Sedalia, Missouri – Feb. 5, 2021 –State Fair Community College recently received another $20,000 gift from the Gene Haas Foundation for the college’s Precision Machining Technology program. The Gene Haas Foundation’s primary goal is to build skills in the machining industry by providing scholarships for CNC (computer numerically controlled) machine technology students and NIMS (National Institute for Metalworking Skills) credentials.
SFCC’s relationship with the foundation developed about six years ago when the college purchased nine CNC machines for its machining program from Haas Automation, Inc., headquartered in Oxnard, California. The company, founded by Gene Hass in 1983, is America’s largest CNC machine tool builder and one of the largest builders in the world with 170 Haas Factory Outlets in more than 60 countries. (Source: haascnc.com)
“When we needed to upgrade the college’s equipment to give our students a hands-on learning environment, we decided to purchase Haas CNC machines because they are affordable and are used by most of our local manufacturers,” said Justin Wright, SFCC’s Precision Machining program coordinator. “Haas’s focus on strengthening manufacturing education is demonstrated by its generous contributions to community colleges, and SFCC and our students appreciate that support.”
Four Gene Haas Foundation scholarships were awarded in January to Precision Machining students, John Kinkaid, Brett Hockett, Laben Twenter and Shae Childers. The scholarships can be used for tuition, books, student’s personal NIMS account and cost of individual NIMS credentials and small personal tools students are required to purchase for the program. Three students provided comments about why they choose precision machining and how the Gene Haas scholarship helps them.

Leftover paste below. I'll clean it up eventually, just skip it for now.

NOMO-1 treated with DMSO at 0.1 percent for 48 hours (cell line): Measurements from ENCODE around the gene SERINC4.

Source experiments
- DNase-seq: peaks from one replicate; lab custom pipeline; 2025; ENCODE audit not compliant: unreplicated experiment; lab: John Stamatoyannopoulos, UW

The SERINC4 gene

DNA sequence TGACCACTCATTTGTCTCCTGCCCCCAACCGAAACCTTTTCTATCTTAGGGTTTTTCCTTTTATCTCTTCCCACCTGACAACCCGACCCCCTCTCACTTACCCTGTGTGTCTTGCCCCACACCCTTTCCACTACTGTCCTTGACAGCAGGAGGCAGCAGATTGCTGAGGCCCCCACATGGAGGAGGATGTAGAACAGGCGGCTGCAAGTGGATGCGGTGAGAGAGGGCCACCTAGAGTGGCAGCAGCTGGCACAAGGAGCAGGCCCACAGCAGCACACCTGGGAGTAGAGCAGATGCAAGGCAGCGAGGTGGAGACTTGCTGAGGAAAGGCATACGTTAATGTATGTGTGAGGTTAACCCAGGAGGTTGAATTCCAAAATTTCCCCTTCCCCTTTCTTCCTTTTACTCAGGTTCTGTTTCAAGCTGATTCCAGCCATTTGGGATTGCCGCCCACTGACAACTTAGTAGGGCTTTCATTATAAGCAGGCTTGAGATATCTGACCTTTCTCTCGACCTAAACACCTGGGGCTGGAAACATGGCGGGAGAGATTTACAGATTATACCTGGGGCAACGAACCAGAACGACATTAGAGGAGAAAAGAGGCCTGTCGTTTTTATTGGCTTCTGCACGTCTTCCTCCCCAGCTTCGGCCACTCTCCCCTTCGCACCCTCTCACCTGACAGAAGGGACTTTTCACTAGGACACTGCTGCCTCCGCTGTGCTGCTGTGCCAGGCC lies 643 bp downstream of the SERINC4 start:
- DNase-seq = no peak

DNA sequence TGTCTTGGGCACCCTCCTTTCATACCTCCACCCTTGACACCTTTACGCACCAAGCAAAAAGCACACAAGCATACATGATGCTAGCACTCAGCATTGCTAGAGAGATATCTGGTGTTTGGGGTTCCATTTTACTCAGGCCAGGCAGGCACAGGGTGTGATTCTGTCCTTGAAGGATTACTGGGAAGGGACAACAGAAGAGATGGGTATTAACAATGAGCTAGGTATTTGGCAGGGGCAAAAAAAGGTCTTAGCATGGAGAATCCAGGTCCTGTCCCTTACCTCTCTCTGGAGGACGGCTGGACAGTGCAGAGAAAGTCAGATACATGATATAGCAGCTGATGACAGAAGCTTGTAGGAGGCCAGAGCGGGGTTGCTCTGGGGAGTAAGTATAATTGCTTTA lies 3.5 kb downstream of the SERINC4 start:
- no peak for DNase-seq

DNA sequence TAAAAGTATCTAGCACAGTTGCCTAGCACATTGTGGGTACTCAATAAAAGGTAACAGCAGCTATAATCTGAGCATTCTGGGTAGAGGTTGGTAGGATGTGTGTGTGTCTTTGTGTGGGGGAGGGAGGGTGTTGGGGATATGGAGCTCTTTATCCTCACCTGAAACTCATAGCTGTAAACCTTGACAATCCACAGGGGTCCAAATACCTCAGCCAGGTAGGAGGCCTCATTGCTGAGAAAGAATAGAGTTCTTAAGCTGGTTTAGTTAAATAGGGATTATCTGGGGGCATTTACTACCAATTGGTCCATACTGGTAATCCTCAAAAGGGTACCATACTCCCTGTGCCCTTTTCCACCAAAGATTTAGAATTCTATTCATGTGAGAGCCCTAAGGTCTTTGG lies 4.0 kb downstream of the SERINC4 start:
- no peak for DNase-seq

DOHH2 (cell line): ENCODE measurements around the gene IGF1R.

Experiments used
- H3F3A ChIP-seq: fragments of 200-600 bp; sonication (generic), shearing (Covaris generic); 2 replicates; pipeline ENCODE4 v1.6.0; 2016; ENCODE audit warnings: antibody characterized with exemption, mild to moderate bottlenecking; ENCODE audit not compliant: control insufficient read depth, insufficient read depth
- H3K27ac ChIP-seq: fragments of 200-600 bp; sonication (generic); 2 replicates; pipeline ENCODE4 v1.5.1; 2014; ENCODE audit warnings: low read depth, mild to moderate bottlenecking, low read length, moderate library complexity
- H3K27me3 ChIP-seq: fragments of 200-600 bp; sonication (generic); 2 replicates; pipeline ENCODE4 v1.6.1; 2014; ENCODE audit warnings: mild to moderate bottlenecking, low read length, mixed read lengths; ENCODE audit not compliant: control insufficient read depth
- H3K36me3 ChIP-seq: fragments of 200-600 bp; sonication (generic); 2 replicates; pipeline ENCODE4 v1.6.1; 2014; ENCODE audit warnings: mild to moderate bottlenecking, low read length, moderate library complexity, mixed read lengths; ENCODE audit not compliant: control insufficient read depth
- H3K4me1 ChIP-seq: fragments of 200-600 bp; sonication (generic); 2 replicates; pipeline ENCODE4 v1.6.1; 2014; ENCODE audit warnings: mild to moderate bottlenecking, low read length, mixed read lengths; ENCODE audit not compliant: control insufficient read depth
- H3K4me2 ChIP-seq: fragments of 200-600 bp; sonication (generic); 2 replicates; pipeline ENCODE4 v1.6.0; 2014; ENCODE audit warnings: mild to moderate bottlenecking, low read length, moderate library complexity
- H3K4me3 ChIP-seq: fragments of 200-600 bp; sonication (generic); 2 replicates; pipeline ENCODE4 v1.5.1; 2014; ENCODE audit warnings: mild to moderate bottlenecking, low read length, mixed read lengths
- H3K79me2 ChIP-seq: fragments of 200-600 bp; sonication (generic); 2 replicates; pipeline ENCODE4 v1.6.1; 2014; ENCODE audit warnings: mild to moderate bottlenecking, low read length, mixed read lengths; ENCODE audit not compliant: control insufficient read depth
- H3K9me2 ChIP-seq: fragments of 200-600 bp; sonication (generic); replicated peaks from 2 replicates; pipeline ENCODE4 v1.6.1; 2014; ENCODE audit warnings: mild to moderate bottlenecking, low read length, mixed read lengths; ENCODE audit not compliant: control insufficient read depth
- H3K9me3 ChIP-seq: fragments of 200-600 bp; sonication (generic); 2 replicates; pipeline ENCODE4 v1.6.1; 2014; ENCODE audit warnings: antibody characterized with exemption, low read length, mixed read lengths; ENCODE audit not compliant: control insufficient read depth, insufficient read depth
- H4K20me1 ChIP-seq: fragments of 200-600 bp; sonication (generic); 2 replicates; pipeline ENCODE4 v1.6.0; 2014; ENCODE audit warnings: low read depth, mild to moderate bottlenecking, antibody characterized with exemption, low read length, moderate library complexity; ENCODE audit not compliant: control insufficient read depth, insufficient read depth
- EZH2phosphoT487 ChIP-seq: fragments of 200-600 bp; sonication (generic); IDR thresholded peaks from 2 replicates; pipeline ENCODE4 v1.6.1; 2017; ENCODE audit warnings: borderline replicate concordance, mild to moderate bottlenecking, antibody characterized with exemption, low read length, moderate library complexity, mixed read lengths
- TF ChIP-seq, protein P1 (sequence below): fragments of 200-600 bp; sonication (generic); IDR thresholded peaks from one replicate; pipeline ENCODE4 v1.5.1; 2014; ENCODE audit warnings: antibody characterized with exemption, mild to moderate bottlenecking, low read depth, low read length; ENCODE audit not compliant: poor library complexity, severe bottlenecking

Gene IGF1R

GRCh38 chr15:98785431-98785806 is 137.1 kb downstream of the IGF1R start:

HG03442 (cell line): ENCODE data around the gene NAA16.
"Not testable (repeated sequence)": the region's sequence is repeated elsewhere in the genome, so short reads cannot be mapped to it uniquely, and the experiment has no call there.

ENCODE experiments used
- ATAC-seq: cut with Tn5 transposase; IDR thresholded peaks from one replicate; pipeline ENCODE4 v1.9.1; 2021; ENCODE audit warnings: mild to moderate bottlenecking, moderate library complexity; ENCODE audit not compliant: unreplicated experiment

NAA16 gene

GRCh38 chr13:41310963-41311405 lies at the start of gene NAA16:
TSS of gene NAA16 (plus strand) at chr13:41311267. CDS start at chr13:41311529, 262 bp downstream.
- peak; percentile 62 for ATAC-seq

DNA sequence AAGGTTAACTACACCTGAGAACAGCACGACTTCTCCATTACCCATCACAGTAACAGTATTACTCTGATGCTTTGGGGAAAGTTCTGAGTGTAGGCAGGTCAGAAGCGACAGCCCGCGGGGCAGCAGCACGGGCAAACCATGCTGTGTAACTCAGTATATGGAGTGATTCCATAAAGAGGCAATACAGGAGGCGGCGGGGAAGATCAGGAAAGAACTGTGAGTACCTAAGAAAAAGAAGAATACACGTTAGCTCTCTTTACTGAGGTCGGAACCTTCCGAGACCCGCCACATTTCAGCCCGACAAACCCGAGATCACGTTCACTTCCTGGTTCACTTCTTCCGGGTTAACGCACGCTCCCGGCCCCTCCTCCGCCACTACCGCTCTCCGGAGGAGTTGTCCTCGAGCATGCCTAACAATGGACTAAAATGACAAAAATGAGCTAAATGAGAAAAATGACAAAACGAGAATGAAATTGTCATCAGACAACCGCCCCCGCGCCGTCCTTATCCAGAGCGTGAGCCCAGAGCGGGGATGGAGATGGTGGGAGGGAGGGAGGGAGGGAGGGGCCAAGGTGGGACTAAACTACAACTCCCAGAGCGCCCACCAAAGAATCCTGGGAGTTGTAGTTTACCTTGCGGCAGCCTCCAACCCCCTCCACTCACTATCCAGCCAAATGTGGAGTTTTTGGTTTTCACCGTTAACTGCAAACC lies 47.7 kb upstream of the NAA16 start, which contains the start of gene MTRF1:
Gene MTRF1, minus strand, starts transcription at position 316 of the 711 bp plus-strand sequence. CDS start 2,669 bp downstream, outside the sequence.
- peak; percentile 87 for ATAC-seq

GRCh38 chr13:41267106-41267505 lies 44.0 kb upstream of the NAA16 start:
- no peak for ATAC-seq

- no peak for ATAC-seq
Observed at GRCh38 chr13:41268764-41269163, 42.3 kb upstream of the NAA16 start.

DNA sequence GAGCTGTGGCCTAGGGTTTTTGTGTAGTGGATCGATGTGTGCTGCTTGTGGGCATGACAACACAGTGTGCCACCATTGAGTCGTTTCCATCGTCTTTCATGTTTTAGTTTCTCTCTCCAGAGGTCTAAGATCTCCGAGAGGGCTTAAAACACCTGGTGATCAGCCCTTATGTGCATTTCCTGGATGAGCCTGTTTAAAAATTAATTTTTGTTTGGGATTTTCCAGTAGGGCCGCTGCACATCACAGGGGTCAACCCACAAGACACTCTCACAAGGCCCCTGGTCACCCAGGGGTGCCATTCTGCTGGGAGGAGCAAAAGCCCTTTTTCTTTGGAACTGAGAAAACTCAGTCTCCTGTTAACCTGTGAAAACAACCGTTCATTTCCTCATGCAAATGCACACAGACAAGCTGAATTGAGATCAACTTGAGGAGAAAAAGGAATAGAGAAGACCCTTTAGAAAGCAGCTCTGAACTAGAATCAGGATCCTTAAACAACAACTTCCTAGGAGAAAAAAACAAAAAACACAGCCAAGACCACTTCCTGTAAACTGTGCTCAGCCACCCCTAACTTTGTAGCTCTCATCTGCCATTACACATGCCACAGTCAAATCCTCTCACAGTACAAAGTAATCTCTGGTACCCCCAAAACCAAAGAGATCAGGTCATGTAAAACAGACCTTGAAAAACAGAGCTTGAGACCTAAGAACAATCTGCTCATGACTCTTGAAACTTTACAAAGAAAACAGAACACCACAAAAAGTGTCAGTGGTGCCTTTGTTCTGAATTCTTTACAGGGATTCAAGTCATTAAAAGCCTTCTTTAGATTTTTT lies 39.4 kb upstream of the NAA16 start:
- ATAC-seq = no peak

Hockett, a Smith-Cotton High School graduate from Sedalia, received a $1,000 scholarship. He chose to pursue a machining career because of the many available career opportunities. Hockett said the scholarship will offset what his Missouri A+ scholarship does not cover, which means he will graduate from SFCC debt-free.
Twenter, a graduate of Pilot Grove High School, received a $1,000 scholarship. One of his friends who was in the Precision Machining program told him about the it. Twenter watched several videos about the program and decided it looked good. He will use his scholarship to help pay for books, which is a big expense.
Childers, a Windsor High School graduate, received a $750 scholarship. He enrolled in SFCC’s program because of what he observed in a vo-tech machining class and a friend’s encouragement to try it. His scholarship will provide the extra money he needs to pay for his education.
Haas created his foundation in 1999 because of a strong social conscience instilled in him by his family. The foundation awards grants and scholarships for CNC machinist training to high schools, community colleges and trade schools in the United States and Canada
SFCC’s Precision Machining Technology program offers Skills Certificates in Machinist Level I, a Professional Certificate in Machine Tool Technology, and an Associate of Applied Science degree in Manufacturing Technology with emphasis in Precision Machining Technology. For more information about the program go to www.sfccmo.edu/machinetool or contact Wright at (660) 596-7392 or firstname.lastname@example.org.